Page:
Abstract: The $E\ensuremath{-}H$-gradient balance technique has been used to measure the static electric dipole polarizabilities of the alkali-metal atoms and the tensor polarizabilities of the $^{3}P_{2}$ metastable noble-gas atoms. All of the measurements are normalized to the scalar polarizability of $^{3}S_{1}$ metastable helium, a value which has been accurately calculated. The scalar polarizabilities of the alkali atoms, in units of ${10}^{\ensuremath{-}24}$ ${\mathrm{cm}}^{3}$, are for lithium, 24.3 \ifmmode\pm\else\textpm\fi{} 0.5; sodium, 23.6 \ifmmode\pm\else\textpm\fi{} 0.5; potassium, 43.4 \ifmmode\pm\else\textpm\fi{} 0.9; rubidium, 47.3 \ifmmode\pm\else\textpm\fi{} 0.9; cesium, 59.6 \ifmmode\pm\else\textpm\fi{} 1.2. For the $^{3}P_{2}$ metastable noble-gas atoms we measure the $\mathrm{zz}$ components of the polarizability tensors for ${m}_{J}=1 \mathrm{and} 2$, which completely determines the polarizability tensors for all ${m}_{J}$. For ${\ensuremath{\alpha}}_{\mathrm{zz}}({m}_{J})$ we find, in units of ${10}^{\ensuremath{-}24}$ ${\mathrm{cm}}^{3}$, for neon, 28.4 \ifmmode\pm\else\textpm\fi{} 0.6 (${m}_{J}=1$) and 26.7 \ifmmode\pm\else\textpm\fi{} 0.5 (${m}_{J}=2$); argon, 49.5 \ifmmode\pm\else\textpm\fi{} 1.0 (${m}_{J}=1$) and 44.7 \ifmmode\pm\else\textpm\fi{} 0.9 (${m}_{J}=2$); krypton, 52.7 \ifmmode\pm\else\textpm\fi{} 1.0 (${m}_{J}=1$) and 46.8 \ifmmode\pm\else\textpm\fi{} 0.9 (${m}_{J}=2$); xenon, 66.6 \ifmmode\pm\else\textpm\fi{} 1.3 (${m}_{J}=1$) and 57.4 \ifmmode\pm\else\textpm\fi{} 1.1 (${m}_{J}=2$). The rare-gas results, while more precise, are in good agreement with earlier work. The alkali-metal results are in excellent agreement with recent theory and the experiment of Hall and Zorn.

251 citations

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TL;DR: In this article, the repulsive van der Waals forces between perfectly conducting materials calculated from ideas of zero-point radiation are the same as the forces between infinitely permeable materials.

Abstract: It is pointed out that symmetries of Maxwell's equations under interchange of electric and magnetic fields can be exploited to convert calculations of van der Waals forces between electrically polarizable particles and dielectric materials into results for magnetically polarizable particles and permeable materials. In particular, the forces between perfectly conducting materials calculated from ideas of zero-point radiation are the same as the forces between infinitely permeable materials. Combinations of dielectric materials and permeable materials can lead to repulsive van der Waals forces. For example, two infinitely permeable parallel plates are attracted together with exactly the same force as obtained by Casimir for the van der Waals attraction between two perfectly conducting plates. On the other hand, two parallel plates of area $A$ and separation $d$, one of which is a perfect conductor and one of which is infinitely permeable, are repelled by a force $F=\frac{7}{8}\frac{{\ensuremath{\pi}}^{2}\ensuremath{\hbar}cA}{240{d}^{4}}$, differing in magnitude by a factor of $\frac{7}{8}$ from Casimir's attractive force. A calculation of the repulsive force is given based on ideas of classical electromagnetic zero-point radiation.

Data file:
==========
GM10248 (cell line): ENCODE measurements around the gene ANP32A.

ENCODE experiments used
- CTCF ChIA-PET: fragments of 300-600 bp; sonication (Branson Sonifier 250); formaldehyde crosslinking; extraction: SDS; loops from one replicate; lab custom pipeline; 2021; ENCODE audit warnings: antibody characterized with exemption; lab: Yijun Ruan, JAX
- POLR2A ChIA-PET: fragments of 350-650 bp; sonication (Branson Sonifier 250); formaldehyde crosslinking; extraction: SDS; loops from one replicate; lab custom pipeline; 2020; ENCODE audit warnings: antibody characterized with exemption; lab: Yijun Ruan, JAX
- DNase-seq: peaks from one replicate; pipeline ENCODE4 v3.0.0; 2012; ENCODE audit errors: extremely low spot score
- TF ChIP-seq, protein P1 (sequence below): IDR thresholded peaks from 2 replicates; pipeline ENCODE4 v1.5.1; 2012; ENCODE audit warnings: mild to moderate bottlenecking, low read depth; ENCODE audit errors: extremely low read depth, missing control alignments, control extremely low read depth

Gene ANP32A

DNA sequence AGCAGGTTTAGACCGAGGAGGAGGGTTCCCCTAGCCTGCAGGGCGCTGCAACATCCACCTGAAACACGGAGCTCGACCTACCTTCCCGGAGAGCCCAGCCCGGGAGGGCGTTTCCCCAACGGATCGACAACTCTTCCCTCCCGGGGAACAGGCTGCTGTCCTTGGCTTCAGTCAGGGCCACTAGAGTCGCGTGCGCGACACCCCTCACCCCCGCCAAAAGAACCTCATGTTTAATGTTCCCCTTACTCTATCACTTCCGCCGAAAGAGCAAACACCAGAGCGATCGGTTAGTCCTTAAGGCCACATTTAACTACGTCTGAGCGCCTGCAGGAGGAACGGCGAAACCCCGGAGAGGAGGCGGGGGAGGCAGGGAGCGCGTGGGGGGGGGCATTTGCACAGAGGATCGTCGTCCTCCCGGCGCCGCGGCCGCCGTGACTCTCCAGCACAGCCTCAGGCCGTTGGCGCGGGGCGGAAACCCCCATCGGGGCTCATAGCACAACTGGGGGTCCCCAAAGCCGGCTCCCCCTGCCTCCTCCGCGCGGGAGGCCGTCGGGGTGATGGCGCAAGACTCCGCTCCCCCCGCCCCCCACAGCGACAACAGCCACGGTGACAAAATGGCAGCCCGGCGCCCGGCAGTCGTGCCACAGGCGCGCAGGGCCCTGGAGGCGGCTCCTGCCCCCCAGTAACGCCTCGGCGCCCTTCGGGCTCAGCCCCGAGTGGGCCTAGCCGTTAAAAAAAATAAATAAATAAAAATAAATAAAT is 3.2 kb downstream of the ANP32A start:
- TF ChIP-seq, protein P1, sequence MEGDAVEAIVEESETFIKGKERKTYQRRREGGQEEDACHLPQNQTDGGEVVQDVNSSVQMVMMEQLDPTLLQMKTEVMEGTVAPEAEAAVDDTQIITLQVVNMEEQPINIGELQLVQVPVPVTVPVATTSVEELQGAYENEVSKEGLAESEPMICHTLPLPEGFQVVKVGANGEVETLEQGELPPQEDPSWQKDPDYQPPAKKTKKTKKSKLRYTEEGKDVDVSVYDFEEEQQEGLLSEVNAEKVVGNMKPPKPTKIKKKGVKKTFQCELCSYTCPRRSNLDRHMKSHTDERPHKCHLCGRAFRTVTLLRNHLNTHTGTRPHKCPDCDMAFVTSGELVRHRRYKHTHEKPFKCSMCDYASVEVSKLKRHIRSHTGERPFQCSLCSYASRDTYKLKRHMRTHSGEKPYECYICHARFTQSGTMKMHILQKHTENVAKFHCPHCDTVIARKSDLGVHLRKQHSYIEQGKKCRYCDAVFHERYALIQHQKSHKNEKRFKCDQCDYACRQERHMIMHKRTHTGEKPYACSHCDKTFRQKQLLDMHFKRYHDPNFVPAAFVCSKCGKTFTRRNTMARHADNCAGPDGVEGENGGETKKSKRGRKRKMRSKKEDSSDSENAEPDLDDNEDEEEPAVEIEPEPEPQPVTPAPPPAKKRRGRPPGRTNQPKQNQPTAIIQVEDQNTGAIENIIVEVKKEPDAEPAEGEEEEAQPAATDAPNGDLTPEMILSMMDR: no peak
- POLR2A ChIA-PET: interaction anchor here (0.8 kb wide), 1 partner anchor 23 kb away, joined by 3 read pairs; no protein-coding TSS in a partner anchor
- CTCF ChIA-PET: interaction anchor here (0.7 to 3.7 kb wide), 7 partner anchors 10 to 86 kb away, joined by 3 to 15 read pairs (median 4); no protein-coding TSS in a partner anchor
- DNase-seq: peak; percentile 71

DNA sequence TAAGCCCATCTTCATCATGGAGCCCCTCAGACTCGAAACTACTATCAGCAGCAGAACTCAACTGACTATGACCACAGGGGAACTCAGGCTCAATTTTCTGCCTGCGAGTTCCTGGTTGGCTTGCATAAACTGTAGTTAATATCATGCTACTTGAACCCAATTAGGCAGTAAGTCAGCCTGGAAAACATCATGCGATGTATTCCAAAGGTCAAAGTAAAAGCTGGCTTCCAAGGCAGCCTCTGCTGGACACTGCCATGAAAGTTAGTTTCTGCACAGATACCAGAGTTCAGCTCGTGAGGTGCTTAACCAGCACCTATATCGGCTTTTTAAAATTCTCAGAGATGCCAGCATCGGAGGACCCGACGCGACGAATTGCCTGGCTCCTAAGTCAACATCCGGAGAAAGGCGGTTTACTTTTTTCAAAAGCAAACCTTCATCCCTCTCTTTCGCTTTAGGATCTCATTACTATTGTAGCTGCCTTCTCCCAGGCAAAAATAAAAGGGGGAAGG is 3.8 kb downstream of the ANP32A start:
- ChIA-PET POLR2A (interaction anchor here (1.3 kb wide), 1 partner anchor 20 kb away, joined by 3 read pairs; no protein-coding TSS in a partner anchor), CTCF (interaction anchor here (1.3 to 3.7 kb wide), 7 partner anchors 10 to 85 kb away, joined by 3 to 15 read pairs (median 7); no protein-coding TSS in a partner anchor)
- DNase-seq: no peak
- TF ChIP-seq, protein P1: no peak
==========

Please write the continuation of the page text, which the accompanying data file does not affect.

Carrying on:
212 citations

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Bell Labs

^{1}TL;DR: In this article, the stability of a monochromatic constant-intensity laser beam propagating through a resonant medium is considered and it is found that many absorbers should exhibit a region of negative conductivity and, consequently, amplify perturbations.